By Amy Buttell
Mutual funds are pools of money. Money from many different individual investors can be pooled with money from, say, the retirement fund of a global corporation.
This money is managed full time by professionals who are paid for their financial management expertise.
Mutual funds invest in a portfolio of stocks (equities), bonds, or money market instruments. You, the shareholder, own a proportionate part of the fund in much the same way you would be an owner of a company in which you buy stock.
If a stock fund invests in the stocks of 50 companies, you own a part of those 50 companies. You share ownership in the fund with other individuals and sometimes with institutional investors.
Investing in mutual funds has similarities to investing in stocks, but there is one difference: Most funds are "open-ended." An open-ended fund is one in which there is no fixed amount of shares outstanding.
Investors can buy shares in an open-ended mutual fund at any time, and in unlimited quantities, as long as the fund is open to new investments. This is in contrast to stocks and closed-end mutual funds, which issue a certain number of shares.
the advantages of mutual fund investing
- Diversification: When you invest in a mutual fund, you get instant diversification of your holdings by owning a part of each company that your fund invests in.
- Rules regulate mutual fund transactions, advertising, and communications with investors.Professional management: Mutual fund managers have more time, expertise, and resources to manage investments than most individual investors do. However, fund managers have widely varying levels of experience and different track records, which you should examine carefully.
- Convenience: Mutual funds provide a great deal of convenience for busy investors. Not only is it fairly easy to purchase fund shares, but mutual fund companies also offer automatic transfers and reinvestments of dividends and capital gains. You can also transfer your money from one fund to another.
- Selection: There is a mutual fund available for virtually any type of market sector that you might be interested in.
- Liquidity: Mutual funds offer an important combination of appreciation potential plus liquidity. Shares can be redeemed at the end of each day, based on the fund's net asset value (NAV).
- Concise information: Based on mandates from the Securities and Exchange Commission (SEC), fund companies are obligated to provide a simple, easy-to-understand prospectus and investor reports. A prospectus spells out a fund's goals, strategies, fees, and expenses. The shareholder report describes the fund's most recent performance.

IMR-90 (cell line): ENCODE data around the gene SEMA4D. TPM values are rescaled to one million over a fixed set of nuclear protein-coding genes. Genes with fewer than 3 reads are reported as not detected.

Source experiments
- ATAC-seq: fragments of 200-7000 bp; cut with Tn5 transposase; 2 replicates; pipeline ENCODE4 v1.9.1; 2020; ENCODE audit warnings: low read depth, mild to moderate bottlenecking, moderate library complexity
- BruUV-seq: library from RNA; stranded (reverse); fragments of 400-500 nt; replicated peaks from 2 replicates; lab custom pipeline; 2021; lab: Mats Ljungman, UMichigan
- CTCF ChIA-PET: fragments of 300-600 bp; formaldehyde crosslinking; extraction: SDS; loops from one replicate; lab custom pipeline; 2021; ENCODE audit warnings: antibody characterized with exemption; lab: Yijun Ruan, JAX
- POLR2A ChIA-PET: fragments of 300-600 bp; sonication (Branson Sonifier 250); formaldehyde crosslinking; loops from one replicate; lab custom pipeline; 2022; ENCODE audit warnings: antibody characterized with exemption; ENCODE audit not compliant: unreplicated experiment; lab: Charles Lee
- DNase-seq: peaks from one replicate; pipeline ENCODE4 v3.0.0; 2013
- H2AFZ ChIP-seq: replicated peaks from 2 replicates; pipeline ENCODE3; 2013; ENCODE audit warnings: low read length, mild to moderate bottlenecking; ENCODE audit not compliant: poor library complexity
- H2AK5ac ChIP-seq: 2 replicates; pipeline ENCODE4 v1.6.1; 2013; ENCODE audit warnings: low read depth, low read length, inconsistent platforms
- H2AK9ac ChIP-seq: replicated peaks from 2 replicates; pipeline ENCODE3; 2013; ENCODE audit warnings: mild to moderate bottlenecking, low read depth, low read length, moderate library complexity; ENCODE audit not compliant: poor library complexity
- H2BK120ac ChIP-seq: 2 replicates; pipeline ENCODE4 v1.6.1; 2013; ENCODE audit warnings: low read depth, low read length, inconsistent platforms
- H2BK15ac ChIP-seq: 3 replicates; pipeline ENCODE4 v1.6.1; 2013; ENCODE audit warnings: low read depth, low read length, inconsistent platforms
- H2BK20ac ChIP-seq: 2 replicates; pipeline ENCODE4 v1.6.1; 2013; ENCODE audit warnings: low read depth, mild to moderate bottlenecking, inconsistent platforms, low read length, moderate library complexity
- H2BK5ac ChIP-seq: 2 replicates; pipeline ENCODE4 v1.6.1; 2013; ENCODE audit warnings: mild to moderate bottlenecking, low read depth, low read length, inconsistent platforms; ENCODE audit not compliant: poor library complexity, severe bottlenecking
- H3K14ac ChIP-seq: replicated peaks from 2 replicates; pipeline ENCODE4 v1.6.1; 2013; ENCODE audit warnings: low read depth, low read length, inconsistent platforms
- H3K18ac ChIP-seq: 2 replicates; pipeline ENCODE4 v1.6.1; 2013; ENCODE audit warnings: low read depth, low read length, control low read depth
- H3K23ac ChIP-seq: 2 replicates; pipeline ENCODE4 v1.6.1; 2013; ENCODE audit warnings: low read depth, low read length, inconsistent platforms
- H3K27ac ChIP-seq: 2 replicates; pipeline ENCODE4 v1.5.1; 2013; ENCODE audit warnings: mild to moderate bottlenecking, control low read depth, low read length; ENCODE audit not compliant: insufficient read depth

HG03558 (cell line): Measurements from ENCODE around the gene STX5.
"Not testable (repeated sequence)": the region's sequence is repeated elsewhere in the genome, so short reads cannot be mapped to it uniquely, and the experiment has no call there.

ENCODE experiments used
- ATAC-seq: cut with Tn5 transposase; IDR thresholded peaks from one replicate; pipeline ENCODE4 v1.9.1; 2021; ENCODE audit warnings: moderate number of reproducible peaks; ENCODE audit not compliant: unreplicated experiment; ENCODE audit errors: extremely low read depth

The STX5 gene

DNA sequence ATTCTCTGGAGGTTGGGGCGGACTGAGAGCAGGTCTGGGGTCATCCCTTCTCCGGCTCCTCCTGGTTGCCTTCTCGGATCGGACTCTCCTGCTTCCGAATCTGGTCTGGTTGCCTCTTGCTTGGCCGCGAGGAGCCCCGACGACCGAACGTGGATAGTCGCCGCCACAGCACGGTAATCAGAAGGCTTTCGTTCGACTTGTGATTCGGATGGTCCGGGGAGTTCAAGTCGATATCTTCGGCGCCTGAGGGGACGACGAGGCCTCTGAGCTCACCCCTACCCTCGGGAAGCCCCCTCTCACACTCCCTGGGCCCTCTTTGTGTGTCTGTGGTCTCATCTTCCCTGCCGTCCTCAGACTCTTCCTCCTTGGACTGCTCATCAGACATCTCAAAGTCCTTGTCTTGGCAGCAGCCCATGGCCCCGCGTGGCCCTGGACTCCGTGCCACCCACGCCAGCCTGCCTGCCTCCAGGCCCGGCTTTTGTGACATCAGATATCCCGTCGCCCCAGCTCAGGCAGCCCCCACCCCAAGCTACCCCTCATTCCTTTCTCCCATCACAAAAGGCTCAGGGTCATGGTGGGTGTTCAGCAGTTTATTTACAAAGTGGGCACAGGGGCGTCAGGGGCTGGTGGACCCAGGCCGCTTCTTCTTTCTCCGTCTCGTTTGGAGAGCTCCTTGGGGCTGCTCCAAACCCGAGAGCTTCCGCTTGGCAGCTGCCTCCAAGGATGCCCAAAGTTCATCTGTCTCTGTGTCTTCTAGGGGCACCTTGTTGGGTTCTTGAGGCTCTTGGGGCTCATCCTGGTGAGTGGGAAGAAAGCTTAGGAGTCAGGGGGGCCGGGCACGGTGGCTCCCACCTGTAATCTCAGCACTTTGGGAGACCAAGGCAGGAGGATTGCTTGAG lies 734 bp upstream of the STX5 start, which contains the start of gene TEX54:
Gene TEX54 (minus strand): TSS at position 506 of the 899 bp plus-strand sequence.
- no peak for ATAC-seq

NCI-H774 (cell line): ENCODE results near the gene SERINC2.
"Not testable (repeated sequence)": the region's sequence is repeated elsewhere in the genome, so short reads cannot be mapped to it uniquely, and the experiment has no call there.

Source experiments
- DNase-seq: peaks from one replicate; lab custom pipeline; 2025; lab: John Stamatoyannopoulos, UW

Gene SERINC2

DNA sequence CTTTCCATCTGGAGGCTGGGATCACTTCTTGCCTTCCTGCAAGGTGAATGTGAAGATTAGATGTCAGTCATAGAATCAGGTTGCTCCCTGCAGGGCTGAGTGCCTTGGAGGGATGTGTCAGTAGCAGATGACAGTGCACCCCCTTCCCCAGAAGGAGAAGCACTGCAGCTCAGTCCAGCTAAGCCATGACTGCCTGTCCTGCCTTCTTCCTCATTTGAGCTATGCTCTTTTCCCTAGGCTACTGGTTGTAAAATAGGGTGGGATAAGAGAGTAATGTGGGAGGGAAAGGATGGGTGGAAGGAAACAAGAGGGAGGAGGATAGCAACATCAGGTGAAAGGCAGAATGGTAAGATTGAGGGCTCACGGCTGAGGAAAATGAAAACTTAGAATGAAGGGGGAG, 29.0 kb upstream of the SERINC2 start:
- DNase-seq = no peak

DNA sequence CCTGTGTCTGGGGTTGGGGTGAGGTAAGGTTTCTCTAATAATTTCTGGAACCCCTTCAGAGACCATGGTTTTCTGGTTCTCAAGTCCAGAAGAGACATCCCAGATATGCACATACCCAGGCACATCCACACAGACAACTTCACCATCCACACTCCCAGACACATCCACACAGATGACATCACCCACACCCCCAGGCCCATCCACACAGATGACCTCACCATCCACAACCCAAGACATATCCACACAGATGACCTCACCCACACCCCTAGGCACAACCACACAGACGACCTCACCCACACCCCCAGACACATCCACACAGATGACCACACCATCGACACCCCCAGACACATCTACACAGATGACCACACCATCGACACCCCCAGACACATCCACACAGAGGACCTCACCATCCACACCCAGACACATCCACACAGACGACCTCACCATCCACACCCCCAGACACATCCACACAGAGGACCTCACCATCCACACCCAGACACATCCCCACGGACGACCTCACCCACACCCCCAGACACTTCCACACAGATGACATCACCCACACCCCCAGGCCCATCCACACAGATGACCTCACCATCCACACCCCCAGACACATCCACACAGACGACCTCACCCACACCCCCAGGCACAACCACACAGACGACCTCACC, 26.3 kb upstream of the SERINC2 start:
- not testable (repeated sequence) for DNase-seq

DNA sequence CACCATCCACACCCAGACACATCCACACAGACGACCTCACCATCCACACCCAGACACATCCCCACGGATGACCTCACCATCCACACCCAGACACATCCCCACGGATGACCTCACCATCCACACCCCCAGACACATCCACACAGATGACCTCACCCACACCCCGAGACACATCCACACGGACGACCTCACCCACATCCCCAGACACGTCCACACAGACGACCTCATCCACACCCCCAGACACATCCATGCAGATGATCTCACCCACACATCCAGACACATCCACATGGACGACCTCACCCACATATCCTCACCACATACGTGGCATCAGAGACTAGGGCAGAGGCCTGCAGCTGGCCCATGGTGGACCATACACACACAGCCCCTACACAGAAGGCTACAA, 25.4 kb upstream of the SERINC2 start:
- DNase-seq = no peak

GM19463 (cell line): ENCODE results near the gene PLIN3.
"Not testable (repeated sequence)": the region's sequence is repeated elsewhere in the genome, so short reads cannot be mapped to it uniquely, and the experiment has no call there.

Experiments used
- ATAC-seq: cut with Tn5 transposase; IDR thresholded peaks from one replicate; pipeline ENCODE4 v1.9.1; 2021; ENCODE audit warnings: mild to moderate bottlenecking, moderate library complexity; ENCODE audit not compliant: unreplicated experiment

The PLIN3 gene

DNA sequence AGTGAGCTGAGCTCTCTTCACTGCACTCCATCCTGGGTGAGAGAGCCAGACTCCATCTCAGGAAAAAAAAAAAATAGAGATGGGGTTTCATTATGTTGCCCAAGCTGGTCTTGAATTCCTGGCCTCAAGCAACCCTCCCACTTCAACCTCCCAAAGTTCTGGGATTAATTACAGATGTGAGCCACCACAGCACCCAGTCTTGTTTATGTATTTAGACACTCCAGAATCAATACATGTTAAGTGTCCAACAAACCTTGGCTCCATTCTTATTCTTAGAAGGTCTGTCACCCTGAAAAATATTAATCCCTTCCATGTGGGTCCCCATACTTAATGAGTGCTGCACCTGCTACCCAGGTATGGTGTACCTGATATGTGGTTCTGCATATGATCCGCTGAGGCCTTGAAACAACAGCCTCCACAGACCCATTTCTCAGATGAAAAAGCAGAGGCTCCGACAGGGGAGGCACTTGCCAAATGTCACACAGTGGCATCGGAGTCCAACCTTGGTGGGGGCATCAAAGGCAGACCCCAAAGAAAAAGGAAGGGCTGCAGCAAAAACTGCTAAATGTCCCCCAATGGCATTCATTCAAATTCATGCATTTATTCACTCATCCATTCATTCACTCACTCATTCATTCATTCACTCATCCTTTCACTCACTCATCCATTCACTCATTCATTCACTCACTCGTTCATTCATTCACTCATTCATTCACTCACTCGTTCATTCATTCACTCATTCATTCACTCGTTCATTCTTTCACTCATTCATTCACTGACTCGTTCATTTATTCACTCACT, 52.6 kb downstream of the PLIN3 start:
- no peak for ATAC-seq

- Protection: While mutual fund investors are not insured against investment loss, rules do exist that regulate mutual fund transactions, advertising, and communications with investors.
the disadvantages of mutual fund investing
- No guarantee: As previously noted, mutual fund investors are not protected by any guarantees against losses in their fund investments. Stock mutual funds invest in stocks, and the stock market rises and falls. Individual holdings within a fund, and individual funds, fluctuate in value.
- Fund objectives: There are several investment information companies that categorize funds by their investment objective. Make sure that your fund manager invests according to the stated objective. Some funds drift away from their stated objective, and your money could be sitting idle as cash or being invested in different types of securities than the fund's objective states.
- There is a mutual fund available for any market sector you might be interested in.Diversification: Yes, diversification is both an advantage and disadvantage in mutual fund investing. Although investing in a large number of companies through a mutual fund can help insulate you from taking a huge loss in the stock market, it also prevents you from realizing a large gain that a smaller portfolio might realize.
- Fees: Mutual fund fees vary widely from fund to fund, and, in many cases, exceed the cost of employing a full-cost broker. Be aware of front-end sales charges, back-end sales charges, and ongoing operating expenses that cut into your returns.
- Capital gains: Unless your mutual fund investment is in a tax-sheltered account, you will be obligated to pay capital gains tax on the distributions you receive from mutual fund companies. By law, a fund's capital gains are passed on to shareholders, who must pay tax on them.
how a typical mutual fund is structured
A mutual fund is structured as a corporation or business trust. Mutual fund shareholders receive regular statements and reports.
The fund itself has no employees. An independent board of directors oversees a fund.
An investment adviser or management company is hired to manage the fund's holdings and make all buy and sell decisions.
Mutual fund shareholders do not participate in portfolio management decisions, although they may receive notice of meetings and may be asked to vote on issues related to the fund owner.
This article was originally published by BetterInvesting. Since 1951, BetterInvesting has helped more than five million people become better, more informed investors. BetterInvesting helps its members build wealth through educational webinars, Web-based mutual fund and stock tools, in-person learning events, publications, an active online community, and software. For more information, visit the website or call 877-275-6242.
Neither CUNA nor the author of this article is a registered investment adviser. Readers should seek independent professional advice before making investment decisions.